I Corinthians 8:1-13
For nearly twenty years, I served as Protestant Chaplain for Georgetown University. Just a short walk from my office was the famed “Exorcist Steps,” the site of an epic battle between good and evil and the divine and the demonic. I often took these stairs on my walks to a restaurant or to get some air, but seldom did I take them after dark. Although I did not expect to meet any evil spirits on my nocturnal strolls, I was apprehensive about entering what some would describe as the Twilight Zone.
Today’s gospel reading is challenging. Jesus encounters a man with an unclean spirit, a force beyond himself that has taken control of his psyche. We don’t routinely talk about demonic or evil spirits, even though countless movies and television programs have been loosely based on spirit possession or demons that take control of a house, city, or child.
Perhaps we are attracted to these stories because they remind us that as advanced as we are, beneath the surfaces of life there are forces that can and do take control of communities and persons. We don’t talk much about the devil and don’t blame the devil for our misdeeds, and yet we know that our will power is often weaker than the temptations that beset us. Deep down we know that the world is more amazing and possibly more terrifying than we can imagine.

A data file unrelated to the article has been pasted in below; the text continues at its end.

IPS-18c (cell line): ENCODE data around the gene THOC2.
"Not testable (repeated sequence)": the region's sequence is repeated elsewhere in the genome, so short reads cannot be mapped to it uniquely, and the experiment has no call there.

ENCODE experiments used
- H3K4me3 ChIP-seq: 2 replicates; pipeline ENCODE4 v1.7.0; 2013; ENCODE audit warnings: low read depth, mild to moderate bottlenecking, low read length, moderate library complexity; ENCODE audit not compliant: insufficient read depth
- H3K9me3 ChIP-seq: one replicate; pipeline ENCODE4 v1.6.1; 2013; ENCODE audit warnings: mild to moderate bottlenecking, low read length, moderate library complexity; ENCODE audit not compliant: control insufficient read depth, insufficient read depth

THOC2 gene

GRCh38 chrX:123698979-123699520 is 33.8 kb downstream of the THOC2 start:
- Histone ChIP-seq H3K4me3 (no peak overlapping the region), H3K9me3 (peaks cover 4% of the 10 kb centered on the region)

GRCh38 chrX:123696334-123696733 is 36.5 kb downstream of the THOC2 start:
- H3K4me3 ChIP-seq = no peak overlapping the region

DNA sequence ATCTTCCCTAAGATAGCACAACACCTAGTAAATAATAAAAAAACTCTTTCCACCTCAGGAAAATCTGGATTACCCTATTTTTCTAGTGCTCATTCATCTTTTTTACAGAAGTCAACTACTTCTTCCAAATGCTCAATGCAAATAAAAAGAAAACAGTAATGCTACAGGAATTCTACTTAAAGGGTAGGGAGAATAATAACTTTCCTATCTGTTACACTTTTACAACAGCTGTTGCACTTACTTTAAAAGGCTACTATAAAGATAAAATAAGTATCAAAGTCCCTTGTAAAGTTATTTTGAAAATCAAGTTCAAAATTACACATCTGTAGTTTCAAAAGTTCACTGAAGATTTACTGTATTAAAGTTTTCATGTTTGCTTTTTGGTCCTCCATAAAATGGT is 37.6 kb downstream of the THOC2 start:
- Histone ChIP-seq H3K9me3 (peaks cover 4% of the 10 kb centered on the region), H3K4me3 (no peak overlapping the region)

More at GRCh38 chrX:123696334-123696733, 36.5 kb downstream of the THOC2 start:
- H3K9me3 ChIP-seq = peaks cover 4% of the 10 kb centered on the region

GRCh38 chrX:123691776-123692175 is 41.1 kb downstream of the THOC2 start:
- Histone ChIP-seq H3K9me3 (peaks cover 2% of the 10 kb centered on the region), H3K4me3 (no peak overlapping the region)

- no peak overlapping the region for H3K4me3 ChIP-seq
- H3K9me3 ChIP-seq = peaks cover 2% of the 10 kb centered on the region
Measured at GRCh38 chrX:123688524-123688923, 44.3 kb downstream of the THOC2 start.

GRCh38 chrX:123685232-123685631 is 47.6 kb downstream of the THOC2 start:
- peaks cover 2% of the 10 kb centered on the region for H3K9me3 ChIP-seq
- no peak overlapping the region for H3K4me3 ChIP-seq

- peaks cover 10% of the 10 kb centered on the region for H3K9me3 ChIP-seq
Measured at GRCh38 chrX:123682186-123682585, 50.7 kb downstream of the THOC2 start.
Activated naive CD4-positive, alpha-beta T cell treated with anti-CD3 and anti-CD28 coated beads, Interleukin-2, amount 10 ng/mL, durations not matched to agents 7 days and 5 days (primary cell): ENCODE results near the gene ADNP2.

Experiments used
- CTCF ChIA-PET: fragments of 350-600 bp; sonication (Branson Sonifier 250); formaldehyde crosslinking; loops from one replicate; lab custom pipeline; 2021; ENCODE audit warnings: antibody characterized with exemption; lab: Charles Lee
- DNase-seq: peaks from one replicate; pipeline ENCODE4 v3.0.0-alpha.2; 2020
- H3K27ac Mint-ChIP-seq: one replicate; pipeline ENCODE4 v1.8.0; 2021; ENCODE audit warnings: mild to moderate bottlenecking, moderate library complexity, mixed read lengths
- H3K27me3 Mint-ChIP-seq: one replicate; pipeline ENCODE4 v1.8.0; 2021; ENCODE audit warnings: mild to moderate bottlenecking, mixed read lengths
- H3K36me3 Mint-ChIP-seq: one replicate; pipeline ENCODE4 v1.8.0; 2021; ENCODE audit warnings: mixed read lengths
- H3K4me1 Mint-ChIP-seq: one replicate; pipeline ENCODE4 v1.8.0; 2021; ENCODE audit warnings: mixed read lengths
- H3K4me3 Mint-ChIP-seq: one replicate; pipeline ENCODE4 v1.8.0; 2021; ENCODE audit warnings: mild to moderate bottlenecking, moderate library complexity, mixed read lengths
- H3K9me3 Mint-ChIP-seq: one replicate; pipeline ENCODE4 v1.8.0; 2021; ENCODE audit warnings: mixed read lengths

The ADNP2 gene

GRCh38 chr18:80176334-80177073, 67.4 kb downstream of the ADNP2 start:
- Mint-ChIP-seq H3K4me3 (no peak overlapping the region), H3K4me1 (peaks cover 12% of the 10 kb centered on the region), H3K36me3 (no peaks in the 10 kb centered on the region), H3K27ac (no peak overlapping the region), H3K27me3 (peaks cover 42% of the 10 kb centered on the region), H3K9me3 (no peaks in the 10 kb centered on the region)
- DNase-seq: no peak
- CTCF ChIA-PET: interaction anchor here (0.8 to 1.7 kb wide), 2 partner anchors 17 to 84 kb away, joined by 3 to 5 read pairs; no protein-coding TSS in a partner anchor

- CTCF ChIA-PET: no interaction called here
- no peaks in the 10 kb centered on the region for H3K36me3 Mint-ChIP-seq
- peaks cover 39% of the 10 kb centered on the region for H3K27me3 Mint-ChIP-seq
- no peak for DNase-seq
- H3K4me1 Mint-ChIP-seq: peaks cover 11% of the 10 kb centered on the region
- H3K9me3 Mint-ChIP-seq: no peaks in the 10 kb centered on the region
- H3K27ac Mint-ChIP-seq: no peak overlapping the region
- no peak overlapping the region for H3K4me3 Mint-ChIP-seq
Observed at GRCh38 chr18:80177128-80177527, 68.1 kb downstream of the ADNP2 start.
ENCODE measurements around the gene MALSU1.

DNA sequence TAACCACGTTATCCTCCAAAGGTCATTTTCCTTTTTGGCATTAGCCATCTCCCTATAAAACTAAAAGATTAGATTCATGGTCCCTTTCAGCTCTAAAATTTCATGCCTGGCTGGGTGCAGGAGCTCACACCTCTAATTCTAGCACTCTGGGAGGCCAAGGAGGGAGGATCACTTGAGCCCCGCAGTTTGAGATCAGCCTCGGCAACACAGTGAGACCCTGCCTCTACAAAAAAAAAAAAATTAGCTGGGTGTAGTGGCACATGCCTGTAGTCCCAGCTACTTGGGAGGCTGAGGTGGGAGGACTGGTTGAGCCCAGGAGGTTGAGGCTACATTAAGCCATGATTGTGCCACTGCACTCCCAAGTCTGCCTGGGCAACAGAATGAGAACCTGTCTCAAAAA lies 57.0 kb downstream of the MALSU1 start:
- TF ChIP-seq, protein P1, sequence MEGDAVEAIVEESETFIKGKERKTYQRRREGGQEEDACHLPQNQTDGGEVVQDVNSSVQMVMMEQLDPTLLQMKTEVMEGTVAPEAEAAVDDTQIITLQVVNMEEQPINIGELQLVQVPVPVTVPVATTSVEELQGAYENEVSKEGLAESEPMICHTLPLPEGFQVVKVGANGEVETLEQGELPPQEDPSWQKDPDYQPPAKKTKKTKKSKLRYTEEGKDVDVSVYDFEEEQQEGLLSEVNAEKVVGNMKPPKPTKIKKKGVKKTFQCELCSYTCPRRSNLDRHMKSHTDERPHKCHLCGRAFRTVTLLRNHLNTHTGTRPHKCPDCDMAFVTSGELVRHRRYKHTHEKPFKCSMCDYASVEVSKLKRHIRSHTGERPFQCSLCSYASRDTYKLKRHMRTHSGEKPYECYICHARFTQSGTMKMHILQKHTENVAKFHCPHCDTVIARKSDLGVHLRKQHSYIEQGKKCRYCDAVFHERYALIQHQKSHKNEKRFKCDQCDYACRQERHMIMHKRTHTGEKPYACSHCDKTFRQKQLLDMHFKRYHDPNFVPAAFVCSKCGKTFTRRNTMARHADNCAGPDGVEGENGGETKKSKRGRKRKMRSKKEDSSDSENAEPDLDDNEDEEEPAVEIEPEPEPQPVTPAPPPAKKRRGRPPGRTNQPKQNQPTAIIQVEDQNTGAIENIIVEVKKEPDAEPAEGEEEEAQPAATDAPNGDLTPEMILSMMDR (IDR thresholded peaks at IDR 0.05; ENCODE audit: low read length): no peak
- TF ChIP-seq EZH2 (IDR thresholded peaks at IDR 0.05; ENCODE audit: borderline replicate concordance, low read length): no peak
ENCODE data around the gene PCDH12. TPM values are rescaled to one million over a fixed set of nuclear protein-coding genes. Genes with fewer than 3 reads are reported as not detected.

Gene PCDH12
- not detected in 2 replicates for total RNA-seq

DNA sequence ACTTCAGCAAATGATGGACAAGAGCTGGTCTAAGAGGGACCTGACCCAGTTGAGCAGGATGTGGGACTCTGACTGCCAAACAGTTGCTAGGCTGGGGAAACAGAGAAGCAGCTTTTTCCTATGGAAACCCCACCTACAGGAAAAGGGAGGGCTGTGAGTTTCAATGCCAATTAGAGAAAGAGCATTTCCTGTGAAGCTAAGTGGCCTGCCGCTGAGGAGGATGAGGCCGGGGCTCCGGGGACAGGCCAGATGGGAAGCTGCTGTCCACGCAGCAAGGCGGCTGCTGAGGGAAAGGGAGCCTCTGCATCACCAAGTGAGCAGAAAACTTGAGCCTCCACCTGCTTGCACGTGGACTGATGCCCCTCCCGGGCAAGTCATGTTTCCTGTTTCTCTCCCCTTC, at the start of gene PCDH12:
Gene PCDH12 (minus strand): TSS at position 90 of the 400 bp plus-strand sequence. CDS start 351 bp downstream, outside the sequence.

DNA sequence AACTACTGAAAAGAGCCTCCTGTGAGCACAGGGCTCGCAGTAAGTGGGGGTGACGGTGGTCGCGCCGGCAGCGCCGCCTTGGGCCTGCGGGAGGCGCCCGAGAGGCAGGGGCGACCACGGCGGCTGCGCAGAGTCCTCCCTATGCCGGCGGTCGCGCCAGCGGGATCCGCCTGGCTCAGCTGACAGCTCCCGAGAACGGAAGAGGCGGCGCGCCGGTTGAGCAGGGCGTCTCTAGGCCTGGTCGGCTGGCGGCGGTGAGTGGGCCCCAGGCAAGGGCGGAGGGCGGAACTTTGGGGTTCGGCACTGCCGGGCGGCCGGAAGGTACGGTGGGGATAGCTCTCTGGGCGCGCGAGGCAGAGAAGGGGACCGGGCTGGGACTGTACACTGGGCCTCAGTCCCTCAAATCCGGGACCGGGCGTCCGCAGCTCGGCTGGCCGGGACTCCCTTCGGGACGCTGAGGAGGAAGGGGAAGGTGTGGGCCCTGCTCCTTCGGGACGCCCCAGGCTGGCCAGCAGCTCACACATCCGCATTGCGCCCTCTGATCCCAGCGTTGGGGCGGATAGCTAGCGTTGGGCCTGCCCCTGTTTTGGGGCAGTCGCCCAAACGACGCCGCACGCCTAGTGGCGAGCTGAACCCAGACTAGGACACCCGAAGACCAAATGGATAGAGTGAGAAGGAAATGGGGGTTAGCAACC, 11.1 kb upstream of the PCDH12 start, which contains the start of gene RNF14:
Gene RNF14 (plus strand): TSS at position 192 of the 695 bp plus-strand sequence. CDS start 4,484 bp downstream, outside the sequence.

Interest in spiritual forces and the paranormal is intense in many quarters. Television programs try to document angels, demons, and near death experiences. We hear accounts of angelic visitations, predictions of the future, and spirits that channel their wisdom to mortals. We implicitly know that we are not the crown of creation and that there may be more highly evolved spirits than ourselves – and we also intuit that these spirits may be ambiguous, some good and some evil. We may have laughed while playing with an Ouija board as teens but we also wonder about the wisdom of letting our children and grandchildren dabble in the occult.